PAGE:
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Old 01-25-2010, 12:12 PM
 
Location: Central Fl
2,903 posts, read 10,916,945 times
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What is really sad is when people refuse to invite friends to their home because they are embarrassed from clutter. They become socially handicapped, and their life becomes less enriched because of their "stuff".

That's one thing about my job...when folks call an ambulance or a fire truck, you see how they really live.....surprising sometimes.

I read somewhere that a son was helping his Mom declutter, and said to the Mom..."This is where 30 years of Dad's income went??" How very sad.

My wife and I are thankful that our parents have decluttered a ton in there senior years. When that day comes that what is left becomes our responsibility, it will not be difficult.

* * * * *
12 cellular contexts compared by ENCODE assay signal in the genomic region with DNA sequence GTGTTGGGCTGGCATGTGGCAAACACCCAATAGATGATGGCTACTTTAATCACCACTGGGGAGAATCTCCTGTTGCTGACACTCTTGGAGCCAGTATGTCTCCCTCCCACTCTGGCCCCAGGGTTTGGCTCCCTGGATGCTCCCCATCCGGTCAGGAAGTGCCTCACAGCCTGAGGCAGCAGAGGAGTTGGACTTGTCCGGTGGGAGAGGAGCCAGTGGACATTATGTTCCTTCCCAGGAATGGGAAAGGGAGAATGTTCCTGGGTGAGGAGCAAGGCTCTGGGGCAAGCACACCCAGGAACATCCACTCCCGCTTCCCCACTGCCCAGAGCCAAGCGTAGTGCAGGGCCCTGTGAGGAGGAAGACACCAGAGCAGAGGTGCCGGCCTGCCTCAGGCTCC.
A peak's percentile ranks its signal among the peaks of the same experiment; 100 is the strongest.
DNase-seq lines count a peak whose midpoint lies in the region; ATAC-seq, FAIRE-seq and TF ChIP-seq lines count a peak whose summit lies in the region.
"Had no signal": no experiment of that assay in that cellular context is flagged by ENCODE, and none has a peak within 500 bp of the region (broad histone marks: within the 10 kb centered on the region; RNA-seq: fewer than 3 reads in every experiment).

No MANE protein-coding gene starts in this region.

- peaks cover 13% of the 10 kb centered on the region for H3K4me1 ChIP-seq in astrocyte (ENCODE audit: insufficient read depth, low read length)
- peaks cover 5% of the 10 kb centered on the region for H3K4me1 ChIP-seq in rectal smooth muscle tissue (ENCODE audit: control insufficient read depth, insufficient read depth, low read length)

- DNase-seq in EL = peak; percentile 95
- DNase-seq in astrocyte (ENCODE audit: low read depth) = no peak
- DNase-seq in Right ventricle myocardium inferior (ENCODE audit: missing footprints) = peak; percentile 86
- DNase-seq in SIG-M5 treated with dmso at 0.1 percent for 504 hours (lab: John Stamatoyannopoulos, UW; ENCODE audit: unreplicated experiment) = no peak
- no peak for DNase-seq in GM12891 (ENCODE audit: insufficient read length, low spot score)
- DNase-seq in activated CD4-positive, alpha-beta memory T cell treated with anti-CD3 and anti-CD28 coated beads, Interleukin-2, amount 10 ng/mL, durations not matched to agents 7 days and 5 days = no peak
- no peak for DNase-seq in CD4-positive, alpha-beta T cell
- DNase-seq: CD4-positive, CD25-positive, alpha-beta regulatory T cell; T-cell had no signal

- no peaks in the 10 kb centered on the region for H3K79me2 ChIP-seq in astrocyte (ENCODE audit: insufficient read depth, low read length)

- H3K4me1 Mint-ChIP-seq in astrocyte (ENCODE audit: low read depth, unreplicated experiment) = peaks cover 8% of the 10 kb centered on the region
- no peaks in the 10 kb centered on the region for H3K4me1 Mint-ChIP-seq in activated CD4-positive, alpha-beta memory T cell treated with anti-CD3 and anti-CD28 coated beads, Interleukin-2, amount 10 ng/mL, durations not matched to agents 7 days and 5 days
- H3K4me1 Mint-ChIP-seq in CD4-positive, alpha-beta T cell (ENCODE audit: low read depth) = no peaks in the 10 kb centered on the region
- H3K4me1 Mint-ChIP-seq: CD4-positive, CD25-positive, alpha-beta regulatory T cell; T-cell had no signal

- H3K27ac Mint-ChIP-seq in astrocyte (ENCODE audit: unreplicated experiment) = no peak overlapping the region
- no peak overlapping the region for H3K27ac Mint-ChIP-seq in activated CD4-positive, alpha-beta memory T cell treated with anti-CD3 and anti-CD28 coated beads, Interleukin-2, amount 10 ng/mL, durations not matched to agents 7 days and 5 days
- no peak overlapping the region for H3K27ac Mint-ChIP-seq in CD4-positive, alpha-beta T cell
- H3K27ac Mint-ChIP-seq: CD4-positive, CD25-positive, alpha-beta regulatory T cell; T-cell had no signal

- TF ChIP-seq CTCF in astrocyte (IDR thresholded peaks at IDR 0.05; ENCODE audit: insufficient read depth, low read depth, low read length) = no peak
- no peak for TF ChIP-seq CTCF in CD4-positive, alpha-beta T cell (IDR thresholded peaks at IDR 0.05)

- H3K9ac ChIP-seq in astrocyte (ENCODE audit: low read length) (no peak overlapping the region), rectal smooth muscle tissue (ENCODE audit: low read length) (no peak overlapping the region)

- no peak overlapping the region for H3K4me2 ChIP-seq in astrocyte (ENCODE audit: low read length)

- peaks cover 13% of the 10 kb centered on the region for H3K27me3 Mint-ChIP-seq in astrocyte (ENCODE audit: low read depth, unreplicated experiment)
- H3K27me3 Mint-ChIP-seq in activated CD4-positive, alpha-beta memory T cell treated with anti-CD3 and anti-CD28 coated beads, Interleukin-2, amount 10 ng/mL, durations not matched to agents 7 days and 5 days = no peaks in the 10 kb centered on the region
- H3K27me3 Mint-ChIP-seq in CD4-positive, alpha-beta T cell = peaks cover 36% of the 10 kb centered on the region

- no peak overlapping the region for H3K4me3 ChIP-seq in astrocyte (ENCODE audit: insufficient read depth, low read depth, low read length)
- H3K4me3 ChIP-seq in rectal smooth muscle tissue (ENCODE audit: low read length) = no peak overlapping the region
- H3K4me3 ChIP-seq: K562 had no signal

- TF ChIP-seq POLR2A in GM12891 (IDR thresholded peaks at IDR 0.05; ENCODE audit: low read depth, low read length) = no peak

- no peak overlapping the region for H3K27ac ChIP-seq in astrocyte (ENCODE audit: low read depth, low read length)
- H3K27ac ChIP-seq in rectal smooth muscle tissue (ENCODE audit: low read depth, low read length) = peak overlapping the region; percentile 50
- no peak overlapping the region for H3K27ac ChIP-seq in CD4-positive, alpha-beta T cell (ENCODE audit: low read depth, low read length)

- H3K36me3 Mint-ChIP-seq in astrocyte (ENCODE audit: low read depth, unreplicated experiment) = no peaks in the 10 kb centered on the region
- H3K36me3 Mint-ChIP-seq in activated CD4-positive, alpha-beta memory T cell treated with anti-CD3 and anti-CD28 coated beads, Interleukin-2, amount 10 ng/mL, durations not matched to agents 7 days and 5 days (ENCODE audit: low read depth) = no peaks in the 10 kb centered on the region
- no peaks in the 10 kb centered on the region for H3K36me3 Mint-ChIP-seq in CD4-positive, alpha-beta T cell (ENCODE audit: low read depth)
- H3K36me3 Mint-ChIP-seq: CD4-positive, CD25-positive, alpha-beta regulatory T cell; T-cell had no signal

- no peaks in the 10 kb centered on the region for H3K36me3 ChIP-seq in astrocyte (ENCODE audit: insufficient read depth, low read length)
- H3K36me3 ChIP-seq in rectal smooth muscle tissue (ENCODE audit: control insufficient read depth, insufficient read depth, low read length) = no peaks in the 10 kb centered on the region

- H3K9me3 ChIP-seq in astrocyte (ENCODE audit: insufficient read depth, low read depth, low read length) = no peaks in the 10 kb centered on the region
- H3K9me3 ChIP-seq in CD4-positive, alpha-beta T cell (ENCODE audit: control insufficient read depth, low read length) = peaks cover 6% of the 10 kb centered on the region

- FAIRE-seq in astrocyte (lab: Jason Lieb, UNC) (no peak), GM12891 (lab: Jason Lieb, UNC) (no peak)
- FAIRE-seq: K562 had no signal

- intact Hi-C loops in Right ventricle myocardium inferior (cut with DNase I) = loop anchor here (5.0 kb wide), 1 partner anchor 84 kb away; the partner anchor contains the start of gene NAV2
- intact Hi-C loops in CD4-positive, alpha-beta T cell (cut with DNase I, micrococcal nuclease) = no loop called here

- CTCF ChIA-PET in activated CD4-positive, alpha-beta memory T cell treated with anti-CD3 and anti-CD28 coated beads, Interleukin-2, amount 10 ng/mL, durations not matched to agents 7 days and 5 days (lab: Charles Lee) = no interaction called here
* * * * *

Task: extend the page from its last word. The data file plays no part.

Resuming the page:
I have an 80 something year old friend who has TONS of junk. He refuses to do anything about it, and says "That's the kids's job when I'm gone". I fear the kids will just take care of it with a match.......

Frank
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Old 01-25-2010, 12:35 PM
 
Location: Home, Home on the Front Range
22,761 posts, read 16,201,448 times
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I agree with the OP - there has definitely been an increase in this type of behavior. While there certainly are people with definite psychological issues (clear from watching 'Hoarders'), I think that to a large degree it is a symptom of our consumerist society.